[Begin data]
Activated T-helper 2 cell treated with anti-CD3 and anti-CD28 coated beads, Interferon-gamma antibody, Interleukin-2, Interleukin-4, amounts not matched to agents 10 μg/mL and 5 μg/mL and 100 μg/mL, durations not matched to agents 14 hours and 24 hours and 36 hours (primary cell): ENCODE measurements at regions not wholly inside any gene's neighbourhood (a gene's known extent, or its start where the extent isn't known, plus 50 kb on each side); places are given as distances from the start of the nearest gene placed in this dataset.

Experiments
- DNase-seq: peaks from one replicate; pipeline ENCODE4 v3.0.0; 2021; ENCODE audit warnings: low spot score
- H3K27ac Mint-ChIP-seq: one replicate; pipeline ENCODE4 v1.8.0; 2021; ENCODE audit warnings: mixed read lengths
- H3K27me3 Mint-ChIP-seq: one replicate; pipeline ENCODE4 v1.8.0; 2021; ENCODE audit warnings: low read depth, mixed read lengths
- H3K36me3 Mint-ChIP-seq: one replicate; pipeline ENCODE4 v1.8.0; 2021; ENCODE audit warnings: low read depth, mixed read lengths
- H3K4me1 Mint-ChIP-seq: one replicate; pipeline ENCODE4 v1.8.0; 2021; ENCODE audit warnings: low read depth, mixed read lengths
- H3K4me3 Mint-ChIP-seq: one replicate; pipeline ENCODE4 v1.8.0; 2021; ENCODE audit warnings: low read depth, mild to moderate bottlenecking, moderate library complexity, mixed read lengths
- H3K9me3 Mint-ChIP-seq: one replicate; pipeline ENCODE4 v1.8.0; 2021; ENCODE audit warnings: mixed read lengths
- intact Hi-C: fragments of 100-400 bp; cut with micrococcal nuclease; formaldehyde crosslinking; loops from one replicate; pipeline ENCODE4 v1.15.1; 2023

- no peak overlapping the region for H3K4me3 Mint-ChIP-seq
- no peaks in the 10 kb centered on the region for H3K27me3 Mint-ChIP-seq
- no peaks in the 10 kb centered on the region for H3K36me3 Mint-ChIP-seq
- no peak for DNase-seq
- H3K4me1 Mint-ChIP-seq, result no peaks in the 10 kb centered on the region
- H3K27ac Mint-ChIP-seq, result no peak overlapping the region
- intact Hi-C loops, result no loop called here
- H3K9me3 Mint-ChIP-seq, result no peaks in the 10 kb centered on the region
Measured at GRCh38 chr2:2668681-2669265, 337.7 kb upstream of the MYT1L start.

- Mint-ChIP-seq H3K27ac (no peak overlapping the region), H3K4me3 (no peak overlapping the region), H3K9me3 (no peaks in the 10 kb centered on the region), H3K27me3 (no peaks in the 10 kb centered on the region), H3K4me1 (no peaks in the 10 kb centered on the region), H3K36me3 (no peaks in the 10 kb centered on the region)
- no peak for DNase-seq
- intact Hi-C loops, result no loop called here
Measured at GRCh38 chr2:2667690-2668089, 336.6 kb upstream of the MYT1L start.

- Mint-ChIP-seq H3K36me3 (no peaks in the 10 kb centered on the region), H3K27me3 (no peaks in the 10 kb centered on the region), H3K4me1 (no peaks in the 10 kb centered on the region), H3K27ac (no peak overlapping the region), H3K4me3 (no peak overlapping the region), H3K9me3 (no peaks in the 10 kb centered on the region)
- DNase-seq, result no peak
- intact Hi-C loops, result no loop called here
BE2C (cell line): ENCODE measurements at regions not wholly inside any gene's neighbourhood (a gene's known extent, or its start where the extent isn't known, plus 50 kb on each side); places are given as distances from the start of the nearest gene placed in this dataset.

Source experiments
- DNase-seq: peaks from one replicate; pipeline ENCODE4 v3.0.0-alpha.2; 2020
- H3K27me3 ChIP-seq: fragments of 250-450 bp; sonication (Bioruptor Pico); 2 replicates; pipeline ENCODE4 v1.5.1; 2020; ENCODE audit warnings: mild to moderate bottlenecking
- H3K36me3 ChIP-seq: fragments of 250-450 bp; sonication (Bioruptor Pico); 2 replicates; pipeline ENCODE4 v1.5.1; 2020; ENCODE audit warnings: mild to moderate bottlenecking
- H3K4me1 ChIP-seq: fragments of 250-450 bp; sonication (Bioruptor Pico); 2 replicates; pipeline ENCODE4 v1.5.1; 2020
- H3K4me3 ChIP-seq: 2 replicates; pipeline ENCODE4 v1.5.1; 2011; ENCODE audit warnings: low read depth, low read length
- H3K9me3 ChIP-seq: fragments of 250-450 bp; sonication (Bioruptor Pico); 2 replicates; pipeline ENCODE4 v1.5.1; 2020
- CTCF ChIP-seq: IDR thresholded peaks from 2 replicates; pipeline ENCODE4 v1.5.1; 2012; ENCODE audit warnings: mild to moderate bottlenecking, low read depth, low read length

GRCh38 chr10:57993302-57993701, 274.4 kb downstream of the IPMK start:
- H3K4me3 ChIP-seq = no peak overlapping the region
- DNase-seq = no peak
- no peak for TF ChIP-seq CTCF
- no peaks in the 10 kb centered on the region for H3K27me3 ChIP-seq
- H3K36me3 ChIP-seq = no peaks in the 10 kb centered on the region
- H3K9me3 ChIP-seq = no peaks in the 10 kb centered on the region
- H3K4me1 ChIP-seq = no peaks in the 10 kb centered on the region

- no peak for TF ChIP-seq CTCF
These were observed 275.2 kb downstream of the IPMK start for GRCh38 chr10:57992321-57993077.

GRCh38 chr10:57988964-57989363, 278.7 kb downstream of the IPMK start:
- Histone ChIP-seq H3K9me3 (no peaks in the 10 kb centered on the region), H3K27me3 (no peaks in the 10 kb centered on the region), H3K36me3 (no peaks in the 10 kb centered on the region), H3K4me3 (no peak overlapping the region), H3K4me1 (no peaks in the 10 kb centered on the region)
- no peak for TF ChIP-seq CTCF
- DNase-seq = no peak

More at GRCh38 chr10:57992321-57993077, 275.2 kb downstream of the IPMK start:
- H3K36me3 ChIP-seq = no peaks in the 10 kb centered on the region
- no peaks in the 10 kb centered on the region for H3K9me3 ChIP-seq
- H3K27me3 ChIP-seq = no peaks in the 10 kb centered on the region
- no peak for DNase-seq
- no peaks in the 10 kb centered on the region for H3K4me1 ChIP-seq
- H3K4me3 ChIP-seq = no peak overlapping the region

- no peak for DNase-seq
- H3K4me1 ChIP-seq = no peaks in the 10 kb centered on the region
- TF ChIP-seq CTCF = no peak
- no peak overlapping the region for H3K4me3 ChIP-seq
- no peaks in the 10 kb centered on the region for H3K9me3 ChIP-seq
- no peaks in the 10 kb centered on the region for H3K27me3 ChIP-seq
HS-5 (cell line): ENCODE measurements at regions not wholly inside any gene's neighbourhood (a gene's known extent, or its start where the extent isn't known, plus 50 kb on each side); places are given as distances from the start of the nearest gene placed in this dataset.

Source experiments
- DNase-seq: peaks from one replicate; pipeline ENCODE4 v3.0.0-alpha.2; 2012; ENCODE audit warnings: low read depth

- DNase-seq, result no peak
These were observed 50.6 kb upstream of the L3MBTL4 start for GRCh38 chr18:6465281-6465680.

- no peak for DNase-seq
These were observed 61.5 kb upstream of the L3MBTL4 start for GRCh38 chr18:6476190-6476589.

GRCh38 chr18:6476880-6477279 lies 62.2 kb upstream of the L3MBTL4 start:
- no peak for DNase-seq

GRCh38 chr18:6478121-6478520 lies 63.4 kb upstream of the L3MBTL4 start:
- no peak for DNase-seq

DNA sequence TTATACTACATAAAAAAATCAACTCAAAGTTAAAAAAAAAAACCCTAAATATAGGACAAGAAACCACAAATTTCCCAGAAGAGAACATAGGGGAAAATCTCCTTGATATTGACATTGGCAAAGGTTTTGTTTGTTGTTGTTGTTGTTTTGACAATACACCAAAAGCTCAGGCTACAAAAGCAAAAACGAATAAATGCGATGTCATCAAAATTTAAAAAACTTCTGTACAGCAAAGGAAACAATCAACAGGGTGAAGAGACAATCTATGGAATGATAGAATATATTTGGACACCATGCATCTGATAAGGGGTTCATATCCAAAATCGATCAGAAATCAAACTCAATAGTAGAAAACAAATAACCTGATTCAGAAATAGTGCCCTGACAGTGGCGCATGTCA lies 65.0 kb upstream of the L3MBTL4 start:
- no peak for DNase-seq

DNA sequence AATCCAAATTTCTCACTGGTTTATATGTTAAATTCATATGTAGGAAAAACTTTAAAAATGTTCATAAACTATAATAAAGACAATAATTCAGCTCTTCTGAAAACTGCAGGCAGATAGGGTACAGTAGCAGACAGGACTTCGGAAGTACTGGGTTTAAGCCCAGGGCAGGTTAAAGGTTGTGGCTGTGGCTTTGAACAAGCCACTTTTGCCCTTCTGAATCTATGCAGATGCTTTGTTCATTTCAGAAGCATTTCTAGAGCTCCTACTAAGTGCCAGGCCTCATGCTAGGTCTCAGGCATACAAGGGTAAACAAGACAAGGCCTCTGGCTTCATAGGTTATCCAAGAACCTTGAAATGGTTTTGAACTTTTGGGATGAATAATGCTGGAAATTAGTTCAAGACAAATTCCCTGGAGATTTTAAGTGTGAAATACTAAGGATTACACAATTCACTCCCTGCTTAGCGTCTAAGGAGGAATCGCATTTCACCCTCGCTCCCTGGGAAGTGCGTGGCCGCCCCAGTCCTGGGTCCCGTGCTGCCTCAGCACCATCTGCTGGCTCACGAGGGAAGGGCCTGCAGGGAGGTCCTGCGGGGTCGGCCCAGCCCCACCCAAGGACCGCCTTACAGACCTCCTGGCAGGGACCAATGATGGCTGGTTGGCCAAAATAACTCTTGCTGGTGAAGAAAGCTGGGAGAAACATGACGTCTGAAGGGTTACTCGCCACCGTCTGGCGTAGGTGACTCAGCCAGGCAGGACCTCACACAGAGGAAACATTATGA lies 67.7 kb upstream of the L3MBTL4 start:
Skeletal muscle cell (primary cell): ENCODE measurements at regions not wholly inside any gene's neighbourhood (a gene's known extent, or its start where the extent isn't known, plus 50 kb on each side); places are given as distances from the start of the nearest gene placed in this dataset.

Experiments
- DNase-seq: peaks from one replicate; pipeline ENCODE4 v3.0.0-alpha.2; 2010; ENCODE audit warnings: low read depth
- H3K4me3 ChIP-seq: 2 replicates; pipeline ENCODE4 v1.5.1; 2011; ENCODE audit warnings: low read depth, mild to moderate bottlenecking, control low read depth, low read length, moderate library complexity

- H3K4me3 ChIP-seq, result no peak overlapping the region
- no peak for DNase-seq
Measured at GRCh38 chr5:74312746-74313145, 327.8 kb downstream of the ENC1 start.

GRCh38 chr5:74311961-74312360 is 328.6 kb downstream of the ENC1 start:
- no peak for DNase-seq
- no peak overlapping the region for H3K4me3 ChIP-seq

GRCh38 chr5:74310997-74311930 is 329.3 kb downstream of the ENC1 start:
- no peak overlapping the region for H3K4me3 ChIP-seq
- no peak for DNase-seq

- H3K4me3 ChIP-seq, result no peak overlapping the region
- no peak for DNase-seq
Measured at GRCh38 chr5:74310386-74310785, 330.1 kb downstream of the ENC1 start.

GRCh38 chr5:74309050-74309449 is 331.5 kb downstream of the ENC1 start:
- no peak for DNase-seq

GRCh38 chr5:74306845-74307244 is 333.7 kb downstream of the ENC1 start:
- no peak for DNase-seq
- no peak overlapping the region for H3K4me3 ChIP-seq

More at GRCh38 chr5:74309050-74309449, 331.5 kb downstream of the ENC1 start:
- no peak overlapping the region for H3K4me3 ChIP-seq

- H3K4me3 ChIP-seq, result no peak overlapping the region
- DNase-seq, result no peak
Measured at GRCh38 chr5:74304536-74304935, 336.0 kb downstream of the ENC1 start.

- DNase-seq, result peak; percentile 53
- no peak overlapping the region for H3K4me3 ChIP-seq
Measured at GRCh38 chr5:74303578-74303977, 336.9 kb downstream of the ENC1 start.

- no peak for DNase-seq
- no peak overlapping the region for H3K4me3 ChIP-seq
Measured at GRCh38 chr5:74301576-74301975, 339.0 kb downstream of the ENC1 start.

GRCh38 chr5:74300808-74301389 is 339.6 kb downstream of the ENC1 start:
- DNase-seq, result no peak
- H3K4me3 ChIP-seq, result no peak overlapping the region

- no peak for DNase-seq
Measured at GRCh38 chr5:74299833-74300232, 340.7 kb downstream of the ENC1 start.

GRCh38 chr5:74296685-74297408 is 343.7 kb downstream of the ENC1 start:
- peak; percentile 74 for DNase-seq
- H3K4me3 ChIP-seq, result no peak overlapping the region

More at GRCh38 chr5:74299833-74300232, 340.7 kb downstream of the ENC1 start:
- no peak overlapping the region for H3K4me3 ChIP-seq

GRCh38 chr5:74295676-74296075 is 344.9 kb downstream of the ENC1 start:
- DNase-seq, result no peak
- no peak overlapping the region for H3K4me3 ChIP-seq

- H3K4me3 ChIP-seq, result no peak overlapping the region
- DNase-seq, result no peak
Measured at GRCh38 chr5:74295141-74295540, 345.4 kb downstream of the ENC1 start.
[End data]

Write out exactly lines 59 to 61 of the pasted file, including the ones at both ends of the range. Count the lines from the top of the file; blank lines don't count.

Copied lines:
- TF ChIP-seq CTCF = no peak
- no peak overlapping the region for H3K4me3 ChIP-seq
- no peaks in the 10 kb centered on the region for H3K9me3 ChIP-seq